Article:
Which type of question encourages a person to talk and explain?
a. Closed-ended question
b. Open-ended question
c. Multiple-choice question
d. Yes/No question
Answer: b. Open-ended question
Explanation: Open-ended questions invite a person to share more information, thoughts, or feelings, allowing for a more detailed response.
What should be avoided when answering a question from a patient or discussing their concerns?
a. Giving advice or false reassurance
b. Asking more questions
c. Providing accurate information
d. Using complex medical jargon
Answer: a. Giving advice or false reassurance
Explanation: Instead of offering advice or false reassurance, it is important to provide accurate information and engage in meaningful discussions.
What should be checked after giving information to ensure understanding?
a. The person’s intentions regarding the situation
b. Their ability to remember the information
c. Their understanding of the information
d. Their reaction to the information
Answer: c. Their understanding of the information
Explanation: After giving information, it is important to check whether the person has understood the information provided.
Which of the following is not a barrier to effective listening?
b. Judgmental fixations
c. Filtered listening
d. Prejudice and preconceived bias
Answer: b. Judgmental fixations
Explanation: Judgmental fixations are not listed as barriers to effective listening in the document.
In children’s palliative care, what is a key aspect of communication?
a. Open-ended questions
b. Closed-ended questions
c. Judgmental attitudes
d. Non-verbal communication
Answer: a. Open-ended questions
Explanation: Open-ended questions are essential for encouraging children to express their thoughts and feelings in palliative care.
What is the importance of effective communication in children’s palliative care?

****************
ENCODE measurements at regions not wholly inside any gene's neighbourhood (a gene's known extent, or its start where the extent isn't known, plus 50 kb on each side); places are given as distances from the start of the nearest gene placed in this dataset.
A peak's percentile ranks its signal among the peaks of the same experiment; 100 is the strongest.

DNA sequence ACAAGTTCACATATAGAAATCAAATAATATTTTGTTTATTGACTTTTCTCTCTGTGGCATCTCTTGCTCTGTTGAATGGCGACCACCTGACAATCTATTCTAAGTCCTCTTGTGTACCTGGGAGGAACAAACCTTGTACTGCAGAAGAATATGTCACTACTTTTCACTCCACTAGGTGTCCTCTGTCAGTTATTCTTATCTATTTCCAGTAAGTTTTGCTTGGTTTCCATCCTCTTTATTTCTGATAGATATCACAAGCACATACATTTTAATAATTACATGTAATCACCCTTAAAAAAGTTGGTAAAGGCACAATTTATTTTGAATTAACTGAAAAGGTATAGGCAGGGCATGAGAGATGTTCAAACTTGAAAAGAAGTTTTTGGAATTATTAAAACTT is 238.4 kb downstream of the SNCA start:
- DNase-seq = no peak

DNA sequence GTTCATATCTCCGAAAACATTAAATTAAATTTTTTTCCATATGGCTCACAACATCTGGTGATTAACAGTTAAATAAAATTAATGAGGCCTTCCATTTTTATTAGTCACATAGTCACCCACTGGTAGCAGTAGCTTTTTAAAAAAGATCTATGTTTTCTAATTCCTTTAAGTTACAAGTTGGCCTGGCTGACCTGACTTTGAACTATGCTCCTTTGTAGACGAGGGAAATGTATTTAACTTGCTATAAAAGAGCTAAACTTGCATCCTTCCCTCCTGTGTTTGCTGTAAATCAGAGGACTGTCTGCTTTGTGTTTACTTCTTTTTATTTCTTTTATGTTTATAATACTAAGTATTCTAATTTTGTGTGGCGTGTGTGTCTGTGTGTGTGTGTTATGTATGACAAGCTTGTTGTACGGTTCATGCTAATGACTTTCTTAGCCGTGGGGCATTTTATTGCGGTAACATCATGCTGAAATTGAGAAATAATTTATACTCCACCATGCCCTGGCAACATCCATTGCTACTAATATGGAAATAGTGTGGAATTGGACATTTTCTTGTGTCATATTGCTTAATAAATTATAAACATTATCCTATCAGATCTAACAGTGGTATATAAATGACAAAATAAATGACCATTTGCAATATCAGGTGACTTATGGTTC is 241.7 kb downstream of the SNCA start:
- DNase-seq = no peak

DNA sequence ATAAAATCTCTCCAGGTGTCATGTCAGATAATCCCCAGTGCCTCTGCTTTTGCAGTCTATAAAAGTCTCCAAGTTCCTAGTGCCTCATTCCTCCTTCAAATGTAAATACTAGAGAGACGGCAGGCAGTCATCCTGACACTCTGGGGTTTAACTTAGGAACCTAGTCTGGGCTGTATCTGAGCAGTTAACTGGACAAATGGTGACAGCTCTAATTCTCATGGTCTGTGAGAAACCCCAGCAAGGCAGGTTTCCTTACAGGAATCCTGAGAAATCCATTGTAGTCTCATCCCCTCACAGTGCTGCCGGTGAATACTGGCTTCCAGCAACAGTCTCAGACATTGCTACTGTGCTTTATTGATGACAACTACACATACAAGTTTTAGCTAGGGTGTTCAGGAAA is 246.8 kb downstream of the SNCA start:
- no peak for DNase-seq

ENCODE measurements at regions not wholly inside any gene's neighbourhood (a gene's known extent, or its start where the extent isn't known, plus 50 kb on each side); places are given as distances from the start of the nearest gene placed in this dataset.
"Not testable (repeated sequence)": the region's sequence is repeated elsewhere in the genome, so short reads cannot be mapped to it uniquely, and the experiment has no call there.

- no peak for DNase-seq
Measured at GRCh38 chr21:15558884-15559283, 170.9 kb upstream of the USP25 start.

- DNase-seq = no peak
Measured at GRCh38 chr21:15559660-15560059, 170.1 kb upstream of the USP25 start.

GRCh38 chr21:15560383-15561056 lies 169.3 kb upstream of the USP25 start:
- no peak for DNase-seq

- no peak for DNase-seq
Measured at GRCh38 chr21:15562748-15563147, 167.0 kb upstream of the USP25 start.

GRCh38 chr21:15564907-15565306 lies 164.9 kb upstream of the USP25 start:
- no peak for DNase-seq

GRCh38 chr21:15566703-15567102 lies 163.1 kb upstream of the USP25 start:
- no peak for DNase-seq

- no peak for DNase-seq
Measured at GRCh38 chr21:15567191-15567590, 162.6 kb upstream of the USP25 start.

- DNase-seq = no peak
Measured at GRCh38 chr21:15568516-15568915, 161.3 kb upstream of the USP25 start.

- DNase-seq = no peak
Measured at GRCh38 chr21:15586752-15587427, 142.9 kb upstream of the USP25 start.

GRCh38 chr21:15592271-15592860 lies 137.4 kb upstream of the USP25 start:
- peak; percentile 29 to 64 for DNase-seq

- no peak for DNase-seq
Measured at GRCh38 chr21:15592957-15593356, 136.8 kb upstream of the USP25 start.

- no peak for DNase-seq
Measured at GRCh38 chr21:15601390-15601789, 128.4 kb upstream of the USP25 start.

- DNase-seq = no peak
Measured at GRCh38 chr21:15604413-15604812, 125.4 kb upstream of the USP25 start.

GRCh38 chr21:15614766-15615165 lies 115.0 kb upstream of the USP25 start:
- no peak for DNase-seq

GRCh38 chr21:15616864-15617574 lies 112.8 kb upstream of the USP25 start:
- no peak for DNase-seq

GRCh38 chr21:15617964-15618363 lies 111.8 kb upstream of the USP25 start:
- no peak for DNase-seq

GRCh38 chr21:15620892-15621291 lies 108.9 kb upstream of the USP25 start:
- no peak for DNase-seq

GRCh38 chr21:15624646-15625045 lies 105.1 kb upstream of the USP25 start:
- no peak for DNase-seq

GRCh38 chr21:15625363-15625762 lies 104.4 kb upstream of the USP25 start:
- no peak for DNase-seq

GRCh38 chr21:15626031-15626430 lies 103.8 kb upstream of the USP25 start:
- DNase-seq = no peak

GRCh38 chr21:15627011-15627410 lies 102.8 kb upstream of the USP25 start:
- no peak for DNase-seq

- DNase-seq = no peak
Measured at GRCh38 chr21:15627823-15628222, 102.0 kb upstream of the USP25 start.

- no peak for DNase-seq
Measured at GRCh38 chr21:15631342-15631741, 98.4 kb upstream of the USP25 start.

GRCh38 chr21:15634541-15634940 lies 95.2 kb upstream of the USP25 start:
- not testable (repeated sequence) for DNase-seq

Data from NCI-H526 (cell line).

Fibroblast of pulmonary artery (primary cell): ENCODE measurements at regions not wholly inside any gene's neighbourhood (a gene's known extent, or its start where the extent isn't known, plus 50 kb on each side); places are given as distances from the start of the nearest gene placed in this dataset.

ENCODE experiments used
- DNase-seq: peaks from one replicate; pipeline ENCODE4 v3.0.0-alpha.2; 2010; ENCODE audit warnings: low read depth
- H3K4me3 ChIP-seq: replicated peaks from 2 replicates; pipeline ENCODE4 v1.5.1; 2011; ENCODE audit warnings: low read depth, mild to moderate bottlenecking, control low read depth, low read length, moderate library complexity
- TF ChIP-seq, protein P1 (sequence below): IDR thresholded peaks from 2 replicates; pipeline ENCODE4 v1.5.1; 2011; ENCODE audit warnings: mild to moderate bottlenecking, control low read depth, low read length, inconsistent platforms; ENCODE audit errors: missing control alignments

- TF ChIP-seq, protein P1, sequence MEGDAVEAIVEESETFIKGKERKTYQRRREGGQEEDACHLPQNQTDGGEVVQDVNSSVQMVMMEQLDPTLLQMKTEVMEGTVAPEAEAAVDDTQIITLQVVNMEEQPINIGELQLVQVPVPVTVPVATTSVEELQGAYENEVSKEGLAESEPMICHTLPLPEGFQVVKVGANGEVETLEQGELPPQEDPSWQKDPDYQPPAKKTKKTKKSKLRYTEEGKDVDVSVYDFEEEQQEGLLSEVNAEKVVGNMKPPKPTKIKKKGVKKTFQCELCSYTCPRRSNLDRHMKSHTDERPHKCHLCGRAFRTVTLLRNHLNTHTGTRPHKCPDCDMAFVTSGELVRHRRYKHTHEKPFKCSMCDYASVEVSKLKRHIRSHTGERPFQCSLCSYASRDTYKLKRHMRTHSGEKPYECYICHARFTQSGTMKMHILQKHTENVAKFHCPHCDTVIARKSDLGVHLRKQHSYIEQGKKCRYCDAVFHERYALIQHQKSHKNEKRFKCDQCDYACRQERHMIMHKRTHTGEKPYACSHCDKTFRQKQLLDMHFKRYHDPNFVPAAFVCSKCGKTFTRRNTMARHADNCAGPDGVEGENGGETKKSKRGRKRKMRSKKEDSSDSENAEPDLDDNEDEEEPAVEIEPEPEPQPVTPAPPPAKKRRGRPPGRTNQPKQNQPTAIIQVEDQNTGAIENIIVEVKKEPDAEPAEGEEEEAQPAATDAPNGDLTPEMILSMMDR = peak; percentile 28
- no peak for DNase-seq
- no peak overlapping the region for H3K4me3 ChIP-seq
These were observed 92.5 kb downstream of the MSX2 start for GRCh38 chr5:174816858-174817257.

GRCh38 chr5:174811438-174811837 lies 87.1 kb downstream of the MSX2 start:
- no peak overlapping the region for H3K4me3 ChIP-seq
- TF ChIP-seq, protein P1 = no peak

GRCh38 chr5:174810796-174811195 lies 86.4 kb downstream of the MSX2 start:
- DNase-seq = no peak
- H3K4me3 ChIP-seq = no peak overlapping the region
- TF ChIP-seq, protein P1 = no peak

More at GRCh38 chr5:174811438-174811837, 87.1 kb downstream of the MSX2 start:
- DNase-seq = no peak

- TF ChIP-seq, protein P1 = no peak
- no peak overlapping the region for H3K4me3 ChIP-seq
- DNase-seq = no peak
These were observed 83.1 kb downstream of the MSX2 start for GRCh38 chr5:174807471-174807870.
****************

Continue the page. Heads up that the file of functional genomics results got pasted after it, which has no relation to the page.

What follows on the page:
a. To address children’s physical needs
b. To provide emotional support to children
c. To involve children in decision-making
d. All of the above
Answer: d. All of the above
Explanation: Effective communication in children’s palliative care is crucial for addressing physical needs, providing emotional support, and involving children in decision-making processes.
Good listening skills are crucial in effective communication because ____________.
Answer: they help understand the patient and family needs
Explanation: Good listening skills enable care providers to understand the needs of patients and their families, fostering effective communication.
When checking understanding, it is important to ____________ what the person has said in key points.
Explanation: Paraphrasing what the person has said in key points helps confirm understanding and allows the person to reflect on their thoughts.
Open-ended questions are beneficial in communication because they ____________.
Answer: invite a person to talk and explain
Explanation: Open-ended questions encourage individuals to share their thoughts, experiences, and feelings, leading to more in-depth communication.
Effective communication in palliative care helps identify and address patients’ ____________ needs.
Explanation: Effective communication in palliative care aims to address patients’ psychological, spiritual, social, cultural, and physical needs comprehensively.
The WPC Chunk technique involves warning the child, pausing to allow processing, checking their understanding, and ____________.
Answer: breaking information into small portions
Explanation: The WPC Chunk technique involves breaking difficult information into smaller, manageable chunks, checking comprehension along the way.
Providing opportunities for children to say goodbye and express their feelings and wishes is important in ____________.
Answer: children’s palliative care
Explanation: Allowing children to say goodbye and express their feelings and wishes supports their emotional well-being and involvement in the palliative care process.
Effective communication in palliative care helps foster ____________ between caregivers and patients.
Answer: a strong bond
Explanation: Effective communication creates a strong bond between caregivers and patients, promoting trust, understanding, and emotional support.
Care providers should use simple and clear language when ____________ questions.
Explanation: Using simple and clear language when asking questions ensures that patients and their families can understand and respond effectively.
Ineffective communication in palliative care can lead to heightened ____________ and ____________.
Answer: fear; anxiety
Explanation: Ineffective communication can increase fear and anxiety in patients and their families, hindering the provision of quality care and support.
Disclosure of an HIV diagnosis can be challenging due to concerns about ____________ and ____________.
Answer: respect; abandonment
Explanation: Individuals may hesitate to disclose their HIV diagnosis due to fears of losing respect or being abandoned by their family or social circle.